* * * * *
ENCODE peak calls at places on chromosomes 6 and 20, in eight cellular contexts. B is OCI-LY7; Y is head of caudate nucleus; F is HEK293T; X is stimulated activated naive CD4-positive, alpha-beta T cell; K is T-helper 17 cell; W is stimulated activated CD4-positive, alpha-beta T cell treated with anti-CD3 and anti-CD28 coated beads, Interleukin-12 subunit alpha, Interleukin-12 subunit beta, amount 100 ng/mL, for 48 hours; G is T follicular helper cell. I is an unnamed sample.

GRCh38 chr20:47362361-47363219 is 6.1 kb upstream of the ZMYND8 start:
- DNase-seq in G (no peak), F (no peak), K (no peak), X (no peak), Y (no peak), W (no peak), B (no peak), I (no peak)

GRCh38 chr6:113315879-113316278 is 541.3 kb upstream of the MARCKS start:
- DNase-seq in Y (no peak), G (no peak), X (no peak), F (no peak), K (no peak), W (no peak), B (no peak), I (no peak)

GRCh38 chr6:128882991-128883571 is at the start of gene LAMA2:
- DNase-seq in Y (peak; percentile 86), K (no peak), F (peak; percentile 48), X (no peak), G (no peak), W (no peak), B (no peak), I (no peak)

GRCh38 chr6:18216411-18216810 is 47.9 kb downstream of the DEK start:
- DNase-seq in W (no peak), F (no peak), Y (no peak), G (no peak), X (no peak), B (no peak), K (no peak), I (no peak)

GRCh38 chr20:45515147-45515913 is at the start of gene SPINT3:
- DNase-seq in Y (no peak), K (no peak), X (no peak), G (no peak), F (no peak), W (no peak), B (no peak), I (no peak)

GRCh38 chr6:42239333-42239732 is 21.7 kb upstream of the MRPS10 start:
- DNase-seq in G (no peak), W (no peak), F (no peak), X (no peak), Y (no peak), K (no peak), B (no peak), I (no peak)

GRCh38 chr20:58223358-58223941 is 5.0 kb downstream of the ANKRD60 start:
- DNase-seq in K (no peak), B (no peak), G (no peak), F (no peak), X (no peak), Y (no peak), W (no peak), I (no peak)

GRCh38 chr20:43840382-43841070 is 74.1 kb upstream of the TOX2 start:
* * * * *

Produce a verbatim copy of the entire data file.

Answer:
ENCODE peak calls at places on chromosomes 6 and 20, in eight cellular contexts. B is OCI-LY7; Y is head of caudate nucleus; F is HEK293T; X is stimulated activated naive CD4-positive, alpha-beta T cell; K is T-helper 17 cell; W is stimulated activated CD4-positive, alpha-beta T cell treated with anti-CD3 and anti-CD28 coated beads, Interleukin-12 subunit alpha, Interleukin-12 subunit beta, amount 100 ng/mL, for 48 hours; G is T follicular helper cell. I is an unnamed sample.

GRCh38 chr20:47362361-47363219 is 6.1 kb upstream of the ZMYND8 start:
- DNase-seq in G (no peak), F (no peak), K (no peak), X (no peak), Y (no peak), W (no peak), B (no peak), I (no peak)

GRCh38 chr6:113315879-113316278 is 541.3 kb upstream of the MARCKS start:
- DNase-seq in Y (no peak), G (no peak), X (no peak), F (no peak), K (no peak), W (no peak), B (no peak), I (no peak)

GRCh38 chr6:128882991-128883571 is at the start of gene LAMA2:
- DNase-seq in Y (peak; percentile 86), K (no peak), F (peak; percentile 48), X (no peak), G (no peak), W (no peak), B (no peak), I (no peak)

GRCh38 chr6:18216411-18216810 is 47.9 kb downstream of the DEK start:
- DNase-seq in W (no peak), F (no peak), Y (no peak), G (no peak), X (no peak), B (no peak), K (no peak), I (no peak)

GRCh38 chr20:45515147-45515913 is at the start of gene SPINT3:
- DNase-seq in Y (no peak), K (no peak), X (no peak), G (no peak), F (no peak), W (no peak), B (no peak), I (no peak)

GRCh38 chr6:42239333-42239732 is 21.7 kb upstream of the MRPS10 start:
- DNase-seq in G (no peak), W (no peak), F (no peak), X (no peak), Y (no peak), K (no peak), B (no peak), I (no peak)

GRCh38 chr20:58223358-58223941 is 5.0 kb downstream of the ANKRD60 start:
- DNase-seq in K (no peak), B (no peak), G (no peak), F (no peak), X (no peak), Y (no peak), W (no peak), I (no peak)

GRCh38 chr20:43840382-43841070 is 74.1 kb upstream of the TOX2 start: